Saint of the Day – 22 April – Blessed Francis of Fabriano OFM (1251-1322) Priest of the Order of the Friars Minor, Theologian, Spiritual Writer, renowned Preacher – born as Francesco Venimbeni on 2 September 1251 in Fabriano, Ancona, Italy and died on 22 April 1322 of natural causes, aged 70. Patronage – of Fabriano.
Francis was born in the year 1251 in the city of Fabriano. His father was a physician in that city and highly esteemed, not only because of his medical ability but still more, because of his love for the poor and afflicted and his sincere piety. Daily, little Francis recited the Divine Office and he was proficient in Latin before he was ten. To the great joy of his parents, Francis gave evidence of the finest talents, an alert understanding, and a meek and devout temperament.
As a boy Blessed Francis of Fabriano had a very serious illness which brought him to death’s door. Then the pious mother vowed to make a pilgrimage to the grave of St Francis of Assisi and at once, the illness took a turn for the better.
In Assisi the venerable Brother Angelo, one of the first associates of St Francis, saw the lovely boy and foretold to the mother, that he would later be his companion in the order. In consequence, Francis won the commitment and love of his parents more and more.
The boy’s desire for learning and his great progress were especially pleasing to his father. When he had reached his seventeenth year, he experienced a strong impulse to consecrate himself to God in the Order of St Francis and his pious parents gave their consent.
In 1267, he completed his humanities and philosophical studies before Francis entered the Franciscan convent at Fabriano and there, under the excellent direction of Father Gratian, later minister general of the entire order, Blessed Francis of Fabriano was instructed in all the conventual virtues. He applied himself to theological studies and purchased – with his father’s own funds – a handsome scale of books and other publications for the convent. He loved to call it the “best workshop in the convent” and its catalogue contains works of the Church Fathers as well as mathematicians and preachers. There was also works of theological and biblical commentators. Mark of Lisbon OFM (died 1622) Franciscan Historian and the Bishop of Porto in Portugal, dubbed the friar as a “most learned man and renowned preacher.”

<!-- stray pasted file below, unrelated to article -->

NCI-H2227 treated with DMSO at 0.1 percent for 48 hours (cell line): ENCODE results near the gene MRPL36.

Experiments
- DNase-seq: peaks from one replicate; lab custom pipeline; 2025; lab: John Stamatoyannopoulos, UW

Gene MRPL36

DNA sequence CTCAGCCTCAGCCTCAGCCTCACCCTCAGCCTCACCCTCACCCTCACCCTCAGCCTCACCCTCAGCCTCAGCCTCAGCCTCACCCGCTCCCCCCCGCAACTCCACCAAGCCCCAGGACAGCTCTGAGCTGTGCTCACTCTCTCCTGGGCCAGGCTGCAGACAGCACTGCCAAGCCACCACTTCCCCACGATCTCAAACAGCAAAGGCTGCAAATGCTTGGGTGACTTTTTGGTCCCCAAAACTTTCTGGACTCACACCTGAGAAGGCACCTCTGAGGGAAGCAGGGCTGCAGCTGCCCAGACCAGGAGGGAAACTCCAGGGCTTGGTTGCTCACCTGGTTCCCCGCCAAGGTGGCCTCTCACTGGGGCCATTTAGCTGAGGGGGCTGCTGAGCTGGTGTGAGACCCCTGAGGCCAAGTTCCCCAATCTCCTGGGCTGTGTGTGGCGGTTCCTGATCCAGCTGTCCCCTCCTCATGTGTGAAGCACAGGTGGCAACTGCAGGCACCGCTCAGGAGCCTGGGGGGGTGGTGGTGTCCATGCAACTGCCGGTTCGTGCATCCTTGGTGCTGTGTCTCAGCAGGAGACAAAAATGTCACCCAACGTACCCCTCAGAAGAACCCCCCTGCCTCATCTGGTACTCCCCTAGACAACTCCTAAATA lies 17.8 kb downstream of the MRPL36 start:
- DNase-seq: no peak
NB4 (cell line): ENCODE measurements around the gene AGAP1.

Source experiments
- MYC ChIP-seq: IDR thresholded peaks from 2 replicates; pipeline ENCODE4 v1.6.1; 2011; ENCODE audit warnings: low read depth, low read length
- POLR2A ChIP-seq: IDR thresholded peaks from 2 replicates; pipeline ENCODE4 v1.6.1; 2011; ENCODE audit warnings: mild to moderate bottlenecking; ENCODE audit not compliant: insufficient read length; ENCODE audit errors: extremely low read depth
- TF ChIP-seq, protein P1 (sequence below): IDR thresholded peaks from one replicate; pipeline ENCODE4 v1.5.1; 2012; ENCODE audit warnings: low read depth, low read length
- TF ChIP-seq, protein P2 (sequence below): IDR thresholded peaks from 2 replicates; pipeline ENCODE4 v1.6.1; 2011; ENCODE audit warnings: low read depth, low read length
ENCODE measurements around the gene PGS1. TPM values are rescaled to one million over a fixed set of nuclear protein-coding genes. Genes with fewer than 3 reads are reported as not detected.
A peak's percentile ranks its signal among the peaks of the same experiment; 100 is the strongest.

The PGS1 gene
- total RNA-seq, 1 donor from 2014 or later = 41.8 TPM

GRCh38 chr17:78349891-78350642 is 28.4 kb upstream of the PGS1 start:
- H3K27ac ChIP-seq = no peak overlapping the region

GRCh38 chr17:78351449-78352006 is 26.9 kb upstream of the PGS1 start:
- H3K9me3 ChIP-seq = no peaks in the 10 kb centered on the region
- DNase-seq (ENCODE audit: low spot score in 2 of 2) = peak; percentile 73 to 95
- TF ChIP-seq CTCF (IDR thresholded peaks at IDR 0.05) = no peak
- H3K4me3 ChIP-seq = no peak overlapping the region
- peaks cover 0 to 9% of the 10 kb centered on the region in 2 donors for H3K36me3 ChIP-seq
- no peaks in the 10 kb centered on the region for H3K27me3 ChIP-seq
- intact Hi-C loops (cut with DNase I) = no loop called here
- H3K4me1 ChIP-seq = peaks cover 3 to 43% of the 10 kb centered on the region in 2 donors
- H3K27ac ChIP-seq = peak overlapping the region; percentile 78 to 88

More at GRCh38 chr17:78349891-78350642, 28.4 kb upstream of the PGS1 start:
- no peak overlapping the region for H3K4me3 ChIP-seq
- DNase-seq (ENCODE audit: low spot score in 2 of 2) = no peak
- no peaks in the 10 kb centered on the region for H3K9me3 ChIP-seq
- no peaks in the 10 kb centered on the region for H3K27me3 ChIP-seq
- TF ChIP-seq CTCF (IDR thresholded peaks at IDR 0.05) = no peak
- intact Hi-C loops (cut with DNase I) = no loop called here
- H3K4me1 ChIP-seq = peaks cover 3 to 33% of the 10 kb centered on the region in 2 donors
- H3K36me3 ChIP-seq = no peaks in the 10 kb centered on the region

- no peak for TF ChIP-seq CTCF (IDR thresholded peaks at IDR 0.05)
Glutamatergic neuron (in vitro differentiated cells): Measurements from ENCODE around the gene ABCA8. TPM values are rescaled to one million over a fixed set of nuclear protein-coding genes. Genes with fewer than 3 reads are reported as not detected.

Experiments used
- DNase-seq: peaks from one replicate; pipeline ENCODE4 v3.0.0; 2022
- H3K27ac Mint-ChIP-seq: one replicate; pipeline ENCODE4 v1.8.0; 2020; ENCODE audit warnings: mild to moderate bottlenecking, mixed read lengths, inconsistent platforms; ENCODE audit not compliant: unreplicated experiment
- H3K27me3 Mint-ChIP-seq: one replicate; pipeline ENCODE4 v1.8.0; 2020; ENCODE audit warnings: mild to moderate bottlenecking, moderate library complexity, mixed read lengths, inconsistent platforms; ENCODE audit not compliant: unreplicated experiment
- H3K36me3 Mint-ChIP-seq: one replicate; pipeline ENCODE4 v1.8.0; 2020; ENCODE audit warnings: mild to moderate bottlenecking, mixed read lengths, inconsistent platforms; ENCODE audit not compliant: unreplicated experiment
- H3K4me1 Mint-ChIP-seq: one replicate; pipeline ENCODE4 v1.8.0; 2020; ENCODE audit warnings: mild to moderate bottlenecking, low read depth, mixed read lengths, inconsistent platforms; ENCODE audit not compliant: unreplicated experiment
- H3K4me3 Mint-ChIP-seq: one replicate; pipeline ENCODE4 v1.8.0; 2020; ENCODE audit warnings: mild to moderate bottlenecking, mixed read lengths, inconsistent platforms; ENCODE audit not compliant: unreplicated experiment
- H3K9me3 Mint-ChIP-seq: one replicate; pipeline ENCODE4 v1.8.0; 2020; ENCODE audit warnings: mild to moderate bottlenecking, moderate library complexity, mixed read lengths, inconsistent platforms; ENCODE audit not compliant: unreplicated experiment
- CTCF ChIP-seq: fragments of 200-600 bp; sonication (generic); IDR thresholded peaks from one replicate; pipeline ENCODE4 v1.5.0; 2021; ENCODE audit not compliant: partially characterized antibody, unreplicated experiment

In order to gain the Portiuncula indulgence he went to Assisi and there, he heard from the trusted companion of St Francis, Brother Leo, who was still living, how this popular indulgence had been given and also how the Stigmata had been bestowed. Concerning both these facts Francis later wrote a book, which still serves as evidence.
Blessed Francis died on 22 April 1322 and had predicted the date of his own death. He is buried in Fabriano.
The Beatification for the late friar was celebrated on 1 April 1755 after Pope Pius VI approved the late friar’s “cultus.”
Martyrs of Persia: Bishops, priests, deacons and laity who were martyred in Persia and celebrated together. Several of them have their stories related in the Acta of Saints Abdon and Sennen.
• Abdiesus the Deacon
• Aceptismas of Hnaita
• Aithilahas of Persia
• Azadanes the Deacon
• Azades the Eunuch
• Chrysotelus of Persia
• Helimenas of Persia
• James of Persia
• Joseph of Persia
• Lucas of Persia
• Milles of Persia
• Mucius of Persia
• Parmenius of Persia
• Tarbula of Persia
Thought for the Day – 21 April – Meditations with Antonio Cardinal Bacci (1881-1971)
“Most people are always longing for something. Those who are poor yearn to be rich. Those who are in bad health and are not resigned, are longing to be cured. Those who have plenty of money and good health but misuse these gifts to satisfy their lower urges, in the hope of finding happiness, find instead, only emptiness and remorse. Those who covet honours and fame, are restless when they see their colleagues succeeding , while they, themselves, remain on the bottom rung of the ladder. On the other hand, those who reach the summit of their profession and believe that they have fulfilled their purpose in life, soon discover, that the easy chair in which they hoped to settle down, is padded with thorns! The glory which they have won, is an empty thing, the object of the envy or of the contempt of others. So, we are all yearning and sighing and cannot find peace. Our hearts cannot be at rest in this world. “Here we have no permanent city,” says St Paul “But we seek for the city that is to come.” (Heb 13:14). St Augustine, has summed up the reason for our continual longing, “You have made us for Yourself, O Lord and our heart is restless, until it rests in You” (Confessions 1, 1:1).”
One Minute Reflection – 30 April – Tuesday of the Second week of Easter. Readings: Acts 4:32-37, Psalm 93:1-2, 5, John 3:7-15
“The wind blows where it wishes and you hear its sound but you do not know where it comes from or where it goes. So it is with everyone who is born of the Spirit.” … John 3:8
REFLECTION – St Teresa Benedicta of the Cross [Edith Stein] OCD (1891-1942) Martyr
“At last I stood at Church’s gate.
It opened. I sought admission.
From Your priest’s mouth Your blessing greets me.
Within me stars are strung like pearls.
Red blossom stars show me the path to You.
They wait for You at Holy Night.
But Your goodness
Allows them to illuminate my path to You.
They lead me on.
The secret which I had to keep in hiding
Deep in my heart,
Now I can shout it out –
I believe-I profess!
The priest accompanies me to the altar,
I bend my face-
Holy water flows over my head.
Lord, is it possible that someone who is past
Midlife can be reborn (Jn 3:4)?
You said so and for me it was fulfilled,
A long life’s burden of guilt and suffering
Fell away from me.
Erect I receive the white cloak,
Which they place round my shoulders,
Radiant image of purity!